While traveling through New Mexico, my wife and I stopped in the town of Lincoln, the most famous spot in Billy the Kid country. Growing up in Arizona, I was always fascinated with Western movies and outlaw legends. My wife isn't particularly interested in Old West history, suffice to say, but she kindly conceded to let me spend a couple hours roaming around the historic sites. The town is a state monument and everything is well organized, mapped and labeled. I just figured I'd see the jail cell where Billy the Kid was held and from which he made his violent escape, then we'd shortly be on our way. Then Masonic interests took over...
When I checked in at the visitor's center, the Park Ranger behind the desk took note of my Scottish Rite t-shirt. I was pleasantly surprised when he told me there is actually a recreated Masonic Lodge room on the upper level of the Lincoln County Courthouse. Even though the Courthouse was last on the list of buildings to visit on the map, I skipped over the other spots and made a point of walking to the far end of the Main Street to go there first.
The two-story building, now known as the Old Lincoln County Courthouse, was built in 1872 and was originally used as the store and headquarters of L.G. Murphy & Co., the faction who were on the opposing side from Billy the Kid and his friends during the 1878 Lincoln County War. The building was purchased by the County in 1880, and served as the Courthouse from 1881 – 1913. It was here on April 28, 1881 that Billy the Kid famously escaped from jail after killing J.W. Bell and Bob Olinger, the two Deputies tasked with guarding him.
However, I digress. In the early years of the building's history, L.G. Murphy, who was a Mason, had constructed a Masonic Lodge room on the second floor. The Lodge as it appears today is a replica, with various Lodges around the state donating 19th Century Masonic furniture to create the aesthetics. The Ranger had mentioned that the Grand Lodge of New Mexico holds session in the room once per year and I did note a stack of newer aprons on a table in the corner (I later saw photos on Facebook of such a meeting). They've done an admirable job of recreating the overall atmosphere of a frontier Lodge and it's easy to visualize the scene while entering the room. It was an intriguing and unexpected added historical experience.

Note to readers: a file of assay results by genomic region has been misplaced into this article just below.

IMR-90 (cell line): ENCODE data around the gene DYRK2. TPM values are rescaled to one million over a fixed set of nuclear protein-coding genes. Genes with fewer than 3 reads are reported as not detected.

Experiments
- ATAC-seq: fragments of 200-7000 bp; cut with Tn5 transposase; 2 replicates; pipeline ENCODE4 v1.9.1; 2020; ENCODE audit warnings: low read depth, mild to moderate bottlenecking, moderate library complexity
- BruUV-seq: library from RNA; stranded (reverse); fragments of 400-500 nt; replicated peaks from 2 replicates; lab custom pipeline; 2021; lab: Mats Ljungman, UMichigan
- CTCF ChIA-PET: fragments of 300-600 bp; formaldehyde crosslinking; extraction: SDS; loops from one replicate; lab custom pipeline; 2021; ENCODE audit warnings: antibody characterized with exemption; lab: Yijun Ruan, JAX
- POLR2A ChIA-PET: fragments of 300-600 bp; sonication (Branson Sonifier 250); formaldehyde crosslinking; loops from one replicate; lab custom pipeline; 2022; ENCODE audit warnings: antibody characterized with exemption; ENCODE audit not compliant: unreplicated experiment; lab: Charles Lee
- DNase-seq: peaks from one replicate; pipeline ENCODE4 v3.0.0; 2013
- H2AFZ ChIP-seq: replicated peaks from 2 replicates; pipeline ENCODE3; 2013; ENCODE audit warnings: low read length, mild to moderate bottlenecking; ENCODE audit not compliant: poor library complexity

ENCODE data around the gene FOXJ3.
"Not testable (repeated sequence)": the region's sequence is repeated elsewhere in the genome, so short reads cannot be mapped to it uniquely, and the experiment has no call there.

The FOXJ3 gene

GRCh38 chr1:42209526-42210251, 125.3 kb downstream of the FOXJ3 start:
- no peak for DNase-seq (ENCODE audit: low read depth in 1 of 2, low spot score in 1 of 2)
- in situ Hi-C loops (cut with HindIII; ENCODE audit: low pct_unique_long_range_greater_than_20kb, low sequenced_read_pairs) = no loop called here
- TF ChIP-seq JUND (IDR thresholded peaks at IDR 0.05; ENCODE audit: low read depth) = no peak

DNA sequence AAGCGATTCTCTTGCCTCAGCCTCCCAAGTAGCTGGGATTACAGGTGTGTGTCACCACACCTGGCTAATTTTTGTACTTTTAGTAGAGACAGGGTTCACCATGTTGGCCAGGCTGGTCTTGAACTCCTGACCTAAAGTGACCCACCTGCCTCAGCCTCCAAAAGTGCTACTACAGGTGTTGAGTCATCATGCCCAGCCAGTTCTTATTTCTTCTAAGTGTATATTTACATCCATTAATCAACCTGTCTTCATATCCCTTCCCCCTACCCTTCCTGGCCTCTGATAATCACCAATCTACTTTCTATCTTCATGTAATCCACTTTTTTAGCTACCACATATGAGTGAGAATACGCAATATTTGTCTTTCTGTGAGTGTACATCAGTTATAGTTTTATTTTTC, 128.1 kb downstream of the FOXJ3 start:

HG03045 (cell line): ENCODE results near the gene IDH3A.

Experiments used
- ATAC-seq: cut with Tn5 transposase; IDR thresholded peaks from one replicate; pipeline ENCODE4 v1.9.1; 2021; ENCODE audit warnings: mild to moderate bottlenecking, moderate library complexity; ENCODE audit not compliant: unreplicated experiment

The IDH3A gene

The one really disconcerting and macabre element (but fascinating nevertheless, I suppose), was the knowledge that Billy the Kid had murdered J.W. Bell in the hallway staircase just a few steps outside the Lodge room door.
Travis Simpkins is a freelance artist with clients throughout the United States and Europe. He currently works on projects for the Supreme Council, 33°, NMJ in Lexington, Massachusetts and the Supreme Council, 33°, SJ in Washington, DC. He also serves as a portrait artist for the Grand Lodge of Massachusetts, Grand Lodge of New Jersey and other jurisdictions across North America. His artwork is in many esteemed collections, including the Harry S. Truman Presidential Library & Museum in Independence, Missouri and the George Washington Masonic National Memorial in Alexandria, Virginia.
Bro. Simpkins is a member of Morning Star Lodge A.F. & A.M. in Worcester, Massachusetts. He is a 32° Mason in the Ancient Accepted Scottish Rite- Valleys of Worcester and Boston. He is also a member of Eureka Royal Arch Chapter, Hiram Council of Royal & Select Master Masons and Worcester County Commandery No. 5, Knights Templar.